Build quality family time into your week. Consider limiting extracurricular activities if your children are overwhelmed with demands. Start a tradition such as family game night to replace TV time (and limit other electronics use).
3. Eat balanced meals
Grandma always said, “You can’t raise kids on Coke and Pop Tarts.” Well, grandma was wrong…but I still wouldn’t advise it. I have never enjoyed cooking. I hate walking in the door after work and being hit with a chorus of, “what’s for dinner?” We ate out frequently when my husband was not home. Due to a busy schedule driving from gymnastics to soccer to piano lessons to confirmation to gymnastics…we ate in the van some nights. Not recommended.
Work with your family to create a weekly or monthly menu and take turns sharing the cooking (or cook together with younger children). Eat meals together around the table and take time to share about your day. You will learn so much about each other this way.
If the morning rush is difficult, check if your school offers a breakfast program and take advantage of it.
Keep a stash of snacks organized or pre-packaged in the fridge and pantry. Mixed nuts, trail mix, cheese, and yogurt are good sources of protein—essential for new cell growth and healthy neurotransmitters in the brain—add in fruits and veggies for a healthy snack.
Be sure your child drinks plenty of good old H2O. Your body depends on water to keep all its systems in good working order. Mild dehydrations can sap energy and lead to fatigue. Dehydration can also cause headaches, memory problems, poor concentration, as well as sleep issues, anger, and depression.
5. Be active
Just 20 minutes of physical activity, whether it’s an organized sport or tossing the ball at the park can improve memory function. As your heart rate increases, your brain gets more oxygen which assists with the growth of new brain cells. Get your kids outside every day for some physical play.
6. Talk to the teacher
You’d be surprised what teachers hear in the classroom and on the playground. When I was teaching I knew who was fishing without a license, whose mother was expecting a child before the announcement was public, and which father needed his back waxed before a trip to Hawaii.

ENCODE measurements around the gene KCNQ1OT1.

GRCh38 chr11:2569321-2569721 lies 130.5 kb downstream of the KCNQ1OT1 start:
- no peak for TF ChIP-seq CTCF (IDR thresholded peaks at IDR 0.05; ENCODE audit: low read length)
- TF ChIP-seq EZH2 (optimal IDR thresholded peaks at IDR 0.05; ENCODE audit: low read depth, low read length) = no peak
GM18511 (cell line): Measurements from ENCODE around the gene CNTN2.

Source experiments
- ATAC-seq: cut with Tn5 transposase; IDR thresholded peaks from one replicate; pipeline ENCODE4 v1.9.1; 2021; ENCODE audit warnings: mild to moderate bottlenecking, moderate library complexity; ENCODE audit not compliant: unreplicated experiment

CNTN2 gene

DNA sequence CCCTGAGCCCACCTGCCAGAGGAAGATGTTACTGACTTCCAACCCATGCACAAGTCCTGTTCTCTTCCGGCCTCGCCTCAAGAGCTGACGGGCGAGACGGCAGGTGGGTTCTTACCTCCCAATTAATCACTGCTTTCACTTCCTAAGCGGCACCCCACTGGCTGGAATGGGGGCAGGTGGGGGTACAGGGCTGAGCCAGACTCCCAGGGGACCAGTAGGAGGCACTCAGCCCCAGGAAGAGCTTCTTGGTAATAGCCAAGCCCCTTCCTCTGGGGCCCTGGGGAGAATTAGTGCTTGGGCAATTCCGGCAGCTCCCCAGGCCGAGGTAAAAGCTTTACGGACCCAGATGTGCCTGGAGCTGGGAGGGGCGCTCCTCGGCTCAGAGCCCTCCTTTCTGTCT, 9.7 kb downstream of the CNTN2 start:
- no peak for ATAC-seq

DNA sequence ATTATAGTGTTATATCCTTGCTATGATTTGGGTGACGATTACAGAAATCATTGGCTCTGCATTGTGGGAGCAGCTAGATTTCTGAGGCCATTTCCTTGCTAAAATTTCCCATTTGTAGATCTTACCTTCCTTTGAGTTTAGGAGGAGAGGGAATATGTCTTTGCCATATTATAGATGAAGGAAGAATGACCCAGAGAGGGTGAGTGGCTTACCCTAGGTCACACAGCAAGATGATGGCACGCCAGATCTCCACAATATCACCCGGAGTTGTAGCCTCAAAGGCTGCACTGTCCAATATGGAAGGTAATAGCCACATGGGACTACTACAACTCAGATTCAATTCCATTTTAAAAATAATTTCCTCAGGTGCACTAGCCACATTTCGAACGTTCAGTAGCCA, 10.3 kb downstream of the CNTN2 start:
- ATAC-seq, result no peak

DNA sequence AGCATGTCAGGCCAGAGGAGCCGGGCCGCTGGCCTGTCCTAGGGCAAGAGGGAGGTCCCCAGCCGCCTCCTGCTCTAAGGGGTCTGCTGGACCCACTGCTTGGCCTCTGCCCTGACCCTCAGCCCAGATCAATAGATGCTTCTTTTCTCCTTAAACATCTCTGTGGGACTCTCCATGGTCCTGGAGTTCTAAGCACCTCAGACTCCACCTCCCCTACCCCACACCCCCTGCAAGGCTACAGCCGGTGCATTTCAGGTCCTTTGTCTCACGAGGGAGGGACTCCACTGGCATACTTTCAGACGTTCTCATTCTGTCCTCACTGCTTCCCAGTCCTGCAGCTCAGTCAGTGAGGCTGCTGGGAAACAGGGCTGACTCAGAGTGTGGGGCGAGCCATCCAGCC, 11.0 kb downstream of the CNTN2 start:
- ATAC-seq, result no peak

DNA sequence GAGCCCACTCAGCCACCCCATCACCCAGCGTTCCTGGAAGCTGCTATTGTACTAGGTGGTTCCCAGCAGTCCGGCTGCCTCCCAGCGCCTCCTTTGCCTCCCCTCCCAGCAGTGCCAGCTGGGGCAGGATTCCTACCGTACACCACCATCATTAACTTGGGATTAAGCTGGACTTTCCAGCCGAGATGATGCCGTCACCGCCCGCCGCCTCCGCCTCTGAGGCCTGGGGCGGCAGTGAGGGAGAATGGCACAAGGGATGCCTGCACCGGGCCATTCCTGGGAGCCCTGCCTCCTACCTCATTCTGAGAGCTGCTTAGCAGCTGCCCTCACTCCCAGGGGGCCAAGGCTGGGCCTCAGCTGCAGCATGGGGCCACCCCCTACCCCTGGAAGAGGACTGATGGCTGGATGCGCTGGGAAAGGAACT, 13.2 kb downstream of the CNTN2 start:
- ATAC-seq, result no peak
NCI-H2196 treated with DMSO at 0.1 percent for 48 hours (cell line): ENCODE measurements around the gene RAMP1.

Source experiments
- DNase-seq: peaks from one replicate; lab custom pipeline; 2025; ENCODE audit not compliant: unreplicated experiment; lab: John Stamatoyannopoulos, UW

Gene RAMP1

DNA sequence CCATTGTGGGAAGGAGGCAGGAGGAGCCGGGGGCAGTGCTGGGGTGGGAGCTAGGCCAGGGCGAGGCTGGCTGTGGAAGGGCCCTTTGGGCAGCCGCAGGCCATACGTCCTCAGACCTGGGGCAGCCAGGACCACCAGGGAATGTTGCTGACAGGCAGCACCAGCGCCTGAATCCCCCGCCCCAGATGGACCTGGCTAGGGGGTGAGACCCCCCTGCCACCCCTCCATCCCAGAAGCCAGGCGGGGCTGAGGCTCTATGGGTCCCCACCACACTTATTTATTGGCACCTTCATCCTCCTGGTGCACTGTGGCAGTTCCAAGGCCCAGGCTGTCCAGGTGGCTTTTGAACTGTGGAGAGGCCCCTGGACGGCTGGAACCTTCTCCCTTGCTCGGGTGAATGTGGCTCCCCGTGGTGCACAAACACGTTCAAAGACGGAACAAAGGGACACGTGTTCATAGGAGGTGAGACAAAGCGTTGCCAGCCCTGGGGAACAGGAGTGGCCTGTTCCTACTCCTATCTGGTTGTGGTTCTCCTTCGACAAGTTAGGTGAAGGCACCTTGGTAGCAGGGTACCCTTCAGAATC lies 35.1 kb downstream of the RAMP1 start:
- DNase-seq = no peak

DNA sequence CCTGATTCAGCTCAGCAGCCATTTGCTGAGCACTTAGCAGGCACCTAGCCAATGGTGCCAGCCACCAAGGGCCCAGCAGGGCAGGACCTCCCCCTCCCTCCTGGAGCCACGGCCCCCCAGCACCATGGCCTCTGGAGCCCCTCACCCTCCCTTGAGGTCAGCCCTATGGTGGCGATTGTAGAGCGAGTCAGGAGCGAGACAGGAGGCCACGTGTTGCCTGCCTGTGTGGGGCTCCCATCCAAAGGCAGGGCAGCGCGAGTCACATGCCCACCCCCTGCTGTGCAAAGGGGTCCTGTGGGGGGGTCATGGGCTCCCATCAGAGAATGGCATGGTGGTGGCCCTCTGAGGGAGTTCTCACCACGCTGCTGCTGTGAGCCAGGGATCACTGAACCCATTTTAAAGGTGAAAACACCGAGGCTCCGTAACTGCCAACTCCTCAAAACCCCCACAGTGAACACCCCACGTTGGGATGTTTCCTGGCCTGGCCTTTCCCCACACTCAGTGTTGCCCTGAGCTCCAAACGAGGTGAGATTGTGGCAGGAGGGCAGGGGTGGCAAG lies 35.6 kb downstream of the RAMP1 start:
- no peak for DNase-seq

While teachers don’t need to know all the details of your lives, take a proactive approach to dealing with concerns. If you’re concerned about a behavior your child is exhibiting or their performance in the classroom, make an appointment to meet with the teacher and discuss strategies. If your family is experiencing a change such as planning for a new baby or moving, or if you are going through a divorce or there has been a death, let the school staff know so they can watch for and assist with adjustment difficulties your child may have. The school counselor is an excellent resource for learning how to talk to your child about a change or for locating materials to learn more about how to cope.
Children should spend 20 to 30 minutes reading outside of school every day (15 minutes for beginning readers). Let them read something they choose and enjoy and allow them to choose from picture books, chapter books, magazines, and newspapers. Your children will be more inclined to read if they see you, and other family members, reading.
Dreading the six hour car trip to grandma’s for Thanksgiving? Make car time educational! Flash cards, journals, and audio books can help pass time while expanding their knowledge. Kids obsessed with movies in the car? Rent educational DVDs or download documentaries on electronic devices. Challenge them to see who can remember the most details about what they have watched. An old-fashioned game of I Spy is good for passing the miles as well.
Whether you try one or all of these tips (or—gasp!--none), here’s hoping you find a few moments of peace to start and end each day during this school year.